Ancient method of making

The construction of riven chests, their tradition stretching back over many centuries, is a lengthy and exhausting process. Though construction methods have been quite well known in the whole of Europe and even in some parts of Asia, this knowledge has in the last approximately 200 years fallen into oblivion. The only artisans preserving this tradition have been folk craftsmen of the Carpathian Basin, who during the last heyday of riven chests in the years between 1820 and 1920 have produced thousands of such hand-riven chests with beautiful, diverse ornament ( a form of symbol writing ).

The whole building process being hundreds of years old, when constructing a chest, I only use the simplest tools you can see in the side image. I seek out the right beech tree that will split well. Beech has been used for centuries in these lands, sometimes oak, too, but only to a minor extent, especially in the Hungarian Lowlands. The logs are sawn into smaller pieces and the first step involves splitting them into quarters. These quarters have to be then split into smaller and smaller parts until arriving at the thickness of the boards needed. The rough surface of the split boards is then hewed with a hatchet, taking out most of the unevenness. After this I start cleaning up their surface with a drawknife. This step is the most often repeated, but the most important step of chest making: you need only a shaving horse and one or two good draw knives, but every board has taken out of the shaving horse many times, checked for thickness and for form by eye, put back again into the shaving horse, and you shave off some more here and some more there - and so on. And to make an average riven chest traditional in my area, the "Palóc" region, you will need approximately between 32 and 38 boards!

After long hours at working with the draw knife, the boards have to be furnished with a groove on their thicker side, again of course by hand. The thinner sides of the boards sliding into these grooves will make up the side panels of the chest. I prepare the legs of the chest first and then fit in the side panels. The beech boards will need joinery with pegs - I hand-carve these wooden nails, too. The two side panels will hold the base boards and the boards of the front and back boards of the chest.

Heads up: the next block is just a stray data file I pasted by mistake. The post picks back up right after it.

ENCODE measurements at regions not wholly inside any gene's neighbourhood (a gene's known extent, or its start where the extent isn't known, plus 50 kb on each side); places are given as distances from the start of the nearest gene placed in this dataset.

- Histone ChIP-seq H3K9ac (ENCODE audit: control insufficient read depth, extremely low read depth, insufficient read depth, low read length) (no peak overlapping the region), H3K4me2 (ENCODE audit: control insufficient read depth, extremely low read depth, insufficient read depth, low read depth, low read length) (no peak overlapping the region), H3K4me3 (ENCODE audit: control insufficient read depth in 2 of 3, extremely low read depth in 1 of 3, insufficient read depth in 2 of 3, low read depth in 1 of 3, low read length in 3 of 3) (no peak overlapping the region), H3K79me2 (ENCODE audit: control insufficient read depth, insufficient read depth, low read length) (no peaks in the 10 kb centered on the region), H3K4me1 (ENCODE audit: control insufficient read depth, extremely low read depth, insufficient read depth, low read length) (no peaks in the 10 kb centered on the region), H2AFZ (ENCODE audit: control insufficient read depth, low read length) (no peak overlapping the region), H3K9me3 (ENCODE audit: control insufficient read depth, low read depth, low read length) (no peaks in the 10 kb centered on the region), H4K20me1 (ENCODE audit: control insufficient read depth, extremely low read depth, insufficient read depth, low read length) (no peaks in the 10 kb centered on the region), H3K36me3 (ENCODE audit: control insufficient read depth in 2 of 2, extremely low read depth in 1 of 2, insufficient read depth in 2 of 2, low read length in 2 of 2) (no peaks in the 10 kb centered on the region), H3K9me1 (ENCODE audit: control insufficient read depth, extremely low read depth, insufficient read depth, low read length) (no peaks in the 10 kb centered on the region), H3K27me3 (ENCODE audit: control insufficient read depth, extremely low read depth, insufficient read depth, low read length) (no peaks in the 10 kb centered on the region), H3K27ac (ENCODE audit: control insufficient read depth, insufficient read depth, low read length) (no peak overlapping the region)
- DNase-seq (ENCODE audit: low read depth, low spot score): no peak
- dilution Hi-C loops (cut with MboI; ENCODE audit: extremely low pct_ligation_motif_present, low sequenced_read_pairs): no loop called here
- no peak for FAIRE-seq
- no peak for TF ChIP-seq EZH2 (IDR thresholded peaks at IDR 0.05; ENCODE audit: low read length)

The lid of the chest is hinged on supports protruding from the uppermost board of the back panel. After the side panels of the lid are made, the uppermost ridge board and the other roof boards have to be prepared. The lid has to be joined without tensions, put together very tightly and then mounted on the body of the chest.

Has the riven chest been thus assembled, the next step is the traditional smoking. Smoking might take half a day and is a process that has to be watched closely during the whole time. The smoked surface is then treated with a natural stain and the patterns cut into this surface. I embellish the patterns in the manner of the old masters. I have been studying many riven chests of the past in detail to get to know the principles of construction of the patterns and the symbols that occur. Based on these graphic marks and following the tradition of workshops of olden times, I plan the whole composition. The resulting ornate chest is therefore never a mechanical copy but still quite similar to the riven chests of the past - it is meant to be their organic continuation. Many of the graphic symbols have meaning – you can find descriptions of some symbols in my book.

To date, I have built more than 70 riven chests in the traditional way of construction, using traditional tools. I have been studying old chests of the Hungarian Basin kept in museums and private collections for many years and have also restored many chests in the same manner, with the same tools and appropriate materials.

Gyenes Tamás,